Communication is a word that we often hear but rarely think about. We know it is important and we know we are supposed to do it on a daily basis (like brushing our teeth) but very few of us actually dedicated time and energy to the act of it. Communication becomes particularly important in business relationships, especially your relationship with your real estate agent. You would think a person that sells and buys real estate for individuals would know how to communicate effectively, but as of late, I am coming across many situations that show me that just is not true.
Recently, I had a showing in a popular community with hundreds of homes in the complex. At the gate of the community were over 50 lockboxes holding the keys to the various units that have been listed for sale. I was showing only 5 units that day, and had made contact with over 10 agents in the days preceding the showing day to set up appointments and let the agents know that I would be showing their listings. Of the over 10 phone calls and emails I made and sent, only 5 got back to me in time and 3 still have not contacted me (three weeks later). This was my first tip-off that perhaps these agents are not experts at communication.
Next, on showing day I arrived at the gate where the lockboxes were and proceeded to get the keys for the units I wanted to show. To my utter and absolutely disbelief, I found myself facing lockboxes with no indication of who the agent was or what the unit number was. There were some agents who had taped their business card to the lockbox or used a permanent marker (oddly enough) to write the unit number on the box – but the overwhelming majority were blank. I could not believe this. How does one think he/she can sell a listing if the showing agents and prospective buyers cannot gain access to the unit?! I made a few phone calls, only one of which was answered and finally opened the lockboxes and got the keys. Some of the boxes had multiple units’ keys in there with no labels, again! This pattern was beginning to alarm me and my clients finally arrived so I brushed it off and we began our tour.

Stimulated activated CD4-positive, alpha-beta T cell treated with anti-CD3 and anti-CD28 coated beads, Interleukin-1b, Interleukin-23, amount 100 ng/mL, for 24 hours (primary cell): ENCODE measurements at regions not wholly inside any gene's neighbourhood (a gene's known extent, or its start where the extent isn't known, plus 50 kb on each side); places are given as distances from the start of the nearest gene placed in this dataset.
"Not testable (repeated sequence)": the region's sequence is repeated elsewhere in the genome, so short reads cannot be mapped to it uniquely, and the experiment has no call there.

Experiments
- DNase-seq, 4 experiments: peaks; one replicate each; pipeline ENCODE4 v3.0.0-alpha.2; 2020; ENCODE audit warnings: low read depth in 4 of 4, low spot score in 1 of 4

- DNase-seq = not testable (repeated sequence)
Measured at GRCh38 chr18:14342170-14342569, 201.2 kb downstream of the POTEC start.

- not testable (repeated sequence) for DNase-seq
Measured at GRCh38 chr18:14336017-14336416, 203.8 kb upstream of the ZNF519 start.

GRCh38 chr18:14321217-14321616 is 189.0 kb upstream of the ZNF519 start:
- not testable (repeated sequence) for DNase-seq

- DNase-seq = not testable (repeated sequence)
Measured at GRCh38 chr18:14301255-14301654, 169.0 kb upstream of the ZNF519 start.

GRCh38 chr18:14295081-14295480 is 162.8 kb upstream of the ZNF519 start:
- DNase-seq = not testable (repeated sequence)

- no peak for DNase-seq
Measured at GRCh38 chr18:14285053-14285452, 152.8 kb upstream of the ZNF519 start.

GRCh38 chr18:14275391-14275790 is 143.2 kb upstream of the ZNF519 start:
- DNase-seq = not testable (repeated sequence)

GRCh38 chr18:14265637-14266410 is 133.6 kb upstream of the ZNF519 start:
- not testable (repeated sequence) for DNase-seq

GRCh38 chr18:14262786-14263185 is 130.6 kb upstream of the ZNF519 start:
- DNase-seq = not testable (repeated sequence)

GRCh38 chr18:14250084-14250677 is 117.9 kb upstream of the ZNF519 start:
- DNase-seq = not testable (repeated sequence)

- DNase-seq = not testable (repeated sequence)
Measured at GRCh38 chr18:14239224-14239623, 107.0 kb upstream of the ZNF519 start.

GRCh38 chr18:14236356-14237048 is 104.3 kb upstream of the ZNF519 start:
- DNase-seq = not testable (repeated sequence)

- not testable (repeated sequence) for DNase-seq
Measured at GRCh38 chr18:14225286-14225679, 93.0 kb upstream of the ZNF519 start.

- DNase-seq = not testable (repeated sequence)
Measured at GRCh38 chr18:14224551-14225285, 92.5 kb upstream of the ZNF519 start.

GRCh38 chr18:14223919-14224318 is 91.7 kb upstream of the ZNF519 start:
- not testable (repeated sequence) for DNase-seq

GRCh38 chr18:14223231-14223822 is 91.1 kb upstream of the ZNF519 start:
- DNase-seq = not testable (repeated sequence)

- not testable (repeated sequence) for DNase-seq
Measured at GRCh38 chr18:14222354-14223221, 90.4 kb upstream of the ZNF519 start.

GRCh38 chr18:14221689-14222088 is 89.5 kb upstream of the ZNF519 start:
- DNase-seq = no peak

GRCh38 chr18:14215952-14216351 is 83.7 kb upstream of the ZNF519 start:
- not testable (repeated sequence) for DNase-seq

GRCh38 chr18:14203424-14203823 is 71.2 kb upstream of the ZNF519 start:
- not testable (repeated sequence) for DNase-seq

Now, I had made appointments and given courtesy notice that morning to all of the agents of the units I would be showing. Two of the units were vacant so that was no problem, but the last three still had people living in them. One family I felt particularly bad for, was trying to put their baby to sleep when I rang the doorbell and ended up with a crying infant because their agent had forgotten to tell them that their home would be shown today (by appointment!). Another lady had just gotten out of the shower and was more than shocked and surprised that anyone had made an appointment to see her home.
I write this today to let all you prospective sellers and buyers know to ask your agent about these things and be aware that although you may think your agent is a key communicator, he or she may not be. A communicative and professional agent would have let his or her clients not only know that someone was coming by to see the unit but would also conduct himself/herself in such a professional manner as to make it easy and stress-free for a prospective buyer to want to purchase the home. In this unique market, and in the aftermath of the mortgage crisis, we as real estate agents should work towards reviving the professionalism and integrity of our industry so that we can do our part in this nation’s recovery. Recovery starts with one person who changes the image of the unprofessional and shady real estate professional in the mind of just one client who then changes the mind of another and so on.